The germline produces gametes that transmit parental epigenetic and genetic information to offspring. The maintenance of germline and the development of functional gametes require Piwi, an ancient member of the Argonaute family, and Piwi-interacting small RNAs (piRNA). Compared to other types of small RNAs (e.g., microRNAs and siRNAs), piRNA biogenesis remains mysterious largely owing to their exclusive expression in the germline and sequence diversity between organisms. Over the past decade, significant progress has been made toward elucidating the function of the piRNA pathway as a defense mechanism against transposable elements. Yet organisms including worms and mice express thousands of piRNAs that do not correspond to transposon sequences, suggesting that piRNAs may have alternative functions. My preliminary findings suggest that C. elegans piRNAs regulate endogenous gene expression and influence developmental processes. The goal of this proposal is to address fundamental questions regarding the piRNA pathway: How is piRNA expression controlled at the transcription level? How are piRNA precursors processed into mature piRNAs? Do piRNAs regulate the expression of germline genes? And how do they influence cellular and developmental processes? During the K99 phase of this award, I will: (1) define the transcription program of piRNA producing loci and chromatin factors associated with piRNA genes; (2) characterize a cap structure on piRNA precursors and study its role in piRNA expression; (3) established a cell free system to characterize enzymatic activity of Piwi and piRNA-processing enzymes. During the R00 phase of the award, I will: (1) continue the in vitro biochemical studies; (2) determine how piRNAs regulate developmental processes such as dosage compensation; (3) investigate potential auto-regulation of Piwi expression. Taken together, the proposed research will provide a framework for studying piRNA biogenesis in C. elegans and in other species. It will greatly advance our understanding of mechanism and functions of piRNAs in germline maintenance and gametogenesis. Ultimately the work will provide new tools and therapies that will improve human fertility and health.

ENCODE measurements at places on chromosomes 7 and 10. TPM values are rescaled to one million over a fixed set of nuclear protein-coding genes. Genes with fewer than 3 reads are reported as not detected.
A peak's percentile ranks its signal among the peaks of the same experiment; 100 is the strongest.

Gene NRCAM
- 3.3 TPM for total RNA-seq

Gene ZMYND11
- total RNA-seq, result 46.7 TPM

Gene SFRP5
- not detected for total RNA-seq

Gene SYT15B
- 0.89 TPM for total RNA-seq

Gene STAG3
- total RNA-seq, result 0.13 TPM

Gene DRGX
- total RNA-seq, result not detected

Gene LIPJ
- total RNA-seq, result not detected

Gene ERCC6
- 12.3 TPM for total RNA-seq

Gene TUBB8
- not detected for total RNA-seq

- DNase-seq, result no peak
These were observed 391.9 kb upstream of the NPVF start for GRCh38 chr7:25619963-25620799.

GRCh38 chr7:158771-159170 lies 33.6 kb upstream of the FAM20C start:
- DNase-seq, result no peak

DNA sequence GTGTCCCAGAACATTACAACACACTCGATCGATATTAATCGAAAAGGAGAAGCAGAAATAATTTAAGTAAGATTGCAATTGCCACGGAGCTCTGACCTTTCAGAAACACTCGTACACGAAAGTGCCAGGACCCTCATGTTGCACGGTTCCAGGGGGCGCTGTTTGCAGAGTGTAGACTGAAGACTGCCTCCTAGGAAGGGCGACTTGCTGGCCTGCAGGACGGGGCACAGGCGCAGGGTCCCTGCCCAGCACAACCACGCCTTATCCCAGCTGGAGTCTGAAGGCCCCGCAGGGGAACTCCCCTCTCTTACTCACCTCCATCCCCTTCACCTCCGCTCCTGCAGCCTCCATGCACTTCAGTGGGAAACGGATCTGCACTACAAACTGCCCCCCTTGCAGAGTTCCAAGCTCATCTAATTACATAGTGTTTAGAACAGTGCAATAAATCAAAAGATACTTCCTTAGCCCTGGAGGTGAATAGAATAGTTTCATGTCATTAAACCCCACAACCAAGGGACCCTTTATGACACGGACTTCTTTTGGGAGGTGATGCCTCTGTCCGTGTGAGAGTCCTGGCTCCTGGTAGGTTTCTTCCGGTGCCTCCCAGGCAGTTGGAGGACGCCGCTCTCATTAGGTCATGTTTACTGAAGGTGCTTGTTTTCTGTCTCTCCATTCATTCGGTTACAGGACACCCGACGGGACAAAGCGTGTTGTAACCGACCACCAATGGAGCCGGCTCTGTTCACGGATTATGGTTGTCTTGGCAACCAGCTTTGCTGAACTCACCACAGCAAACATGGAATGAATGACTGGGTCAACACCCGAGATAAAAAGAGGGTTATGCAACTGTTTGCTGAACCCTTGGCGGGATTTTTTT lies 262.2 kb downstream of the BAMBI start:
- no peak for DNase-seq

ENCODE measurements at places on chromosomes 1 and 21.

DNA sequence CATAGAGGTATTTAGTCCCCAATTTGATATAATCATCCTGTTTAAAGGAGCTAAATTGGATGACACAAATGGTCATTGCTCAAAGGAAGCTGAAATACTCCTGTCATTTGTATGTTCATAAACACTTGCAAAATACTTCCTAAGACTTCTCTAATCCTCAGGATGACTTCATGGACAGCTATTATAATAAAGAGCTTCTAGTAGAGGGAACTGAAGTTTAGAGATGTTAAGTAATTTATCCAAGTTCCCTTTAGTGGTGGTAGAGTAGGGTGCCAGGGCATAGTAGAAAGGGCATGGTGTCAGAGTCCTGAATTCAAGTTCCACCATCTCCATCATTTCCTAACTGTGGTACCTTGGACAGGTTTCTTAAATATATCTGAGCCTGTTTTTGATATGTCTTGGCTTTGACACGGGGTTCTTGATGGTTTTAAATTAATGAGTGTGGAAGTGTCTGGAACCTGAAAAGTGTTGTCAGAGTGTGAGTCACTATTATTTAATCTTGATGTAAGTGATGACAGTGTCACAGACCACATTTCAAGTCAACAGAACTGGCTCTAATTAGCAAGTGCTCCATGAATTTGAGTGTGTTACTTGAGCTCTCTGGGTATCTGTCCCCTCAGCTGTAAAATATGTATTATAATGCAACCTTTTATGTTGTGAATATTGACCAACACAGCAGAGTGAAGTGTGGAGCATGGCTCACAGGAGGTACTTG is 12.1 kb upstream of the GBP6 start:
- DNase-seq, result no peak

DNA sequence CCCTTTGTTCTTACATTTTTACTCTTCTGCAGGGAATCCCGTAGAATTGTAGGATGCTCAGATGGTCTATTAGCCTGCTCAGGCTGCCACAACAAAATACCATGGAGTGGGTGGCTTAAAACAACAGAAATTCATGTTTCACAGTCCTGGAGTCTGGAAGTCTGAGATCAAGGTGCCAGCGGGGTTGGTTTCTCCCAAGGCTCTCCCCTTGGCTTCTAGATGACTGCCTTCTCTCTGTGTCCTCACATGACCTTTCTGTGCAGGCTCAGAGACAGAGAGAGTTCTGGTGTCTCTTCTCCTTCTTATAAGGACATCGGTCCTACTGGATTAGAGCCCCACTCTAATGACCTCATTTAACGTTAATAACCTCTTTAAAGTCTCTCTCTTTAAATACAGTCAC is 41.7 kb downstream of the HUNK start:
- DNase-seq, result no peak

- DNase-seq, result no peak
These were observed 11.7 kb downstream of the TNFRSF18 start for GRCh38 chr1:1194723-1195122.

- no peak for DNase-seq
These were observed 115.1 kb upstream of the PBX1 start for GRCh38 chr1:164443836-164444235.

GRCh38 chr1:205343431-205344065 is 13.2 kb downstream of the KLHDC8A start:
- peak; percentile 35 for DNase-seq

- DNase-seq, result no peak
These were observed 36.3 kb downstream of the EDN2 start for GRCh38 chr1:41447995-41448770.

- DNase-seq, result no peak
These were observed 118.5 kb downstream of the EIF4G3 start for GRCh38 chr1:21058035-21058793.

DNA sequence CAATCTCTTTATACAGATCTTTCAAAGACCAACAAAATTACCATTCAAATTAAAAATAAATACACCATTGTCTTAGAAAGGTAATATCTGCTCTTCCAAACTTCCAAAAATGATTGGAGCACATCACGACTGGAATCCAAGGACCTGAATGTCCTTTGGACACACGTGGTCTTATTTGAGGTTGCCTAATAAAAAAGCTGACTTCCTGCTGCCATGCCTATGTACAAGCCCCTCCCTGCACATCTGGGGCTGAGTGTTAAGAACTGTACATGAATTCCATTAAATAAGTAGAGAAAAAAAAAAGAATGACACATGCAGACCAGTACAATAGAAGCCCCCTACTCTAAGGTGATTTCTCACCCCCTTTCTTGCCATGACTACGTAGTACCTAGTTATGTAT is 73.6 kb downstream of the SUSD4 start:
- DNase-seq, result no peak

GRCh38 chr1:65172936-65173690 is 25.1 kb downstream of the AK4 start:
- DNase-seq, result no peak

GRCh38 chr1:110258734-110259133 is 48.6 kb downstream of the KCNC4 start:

piRNAs are germline-specific small RNAs required for gametogenesis and germline immortality. The proposed studies will elucidate the mechanisms of piRNA biogenesis and provide insights into fundamental mechanisms by which piRNAs control germline development and function. Ultimately, the work will provide new tools and treatments that will improve human fertility and health.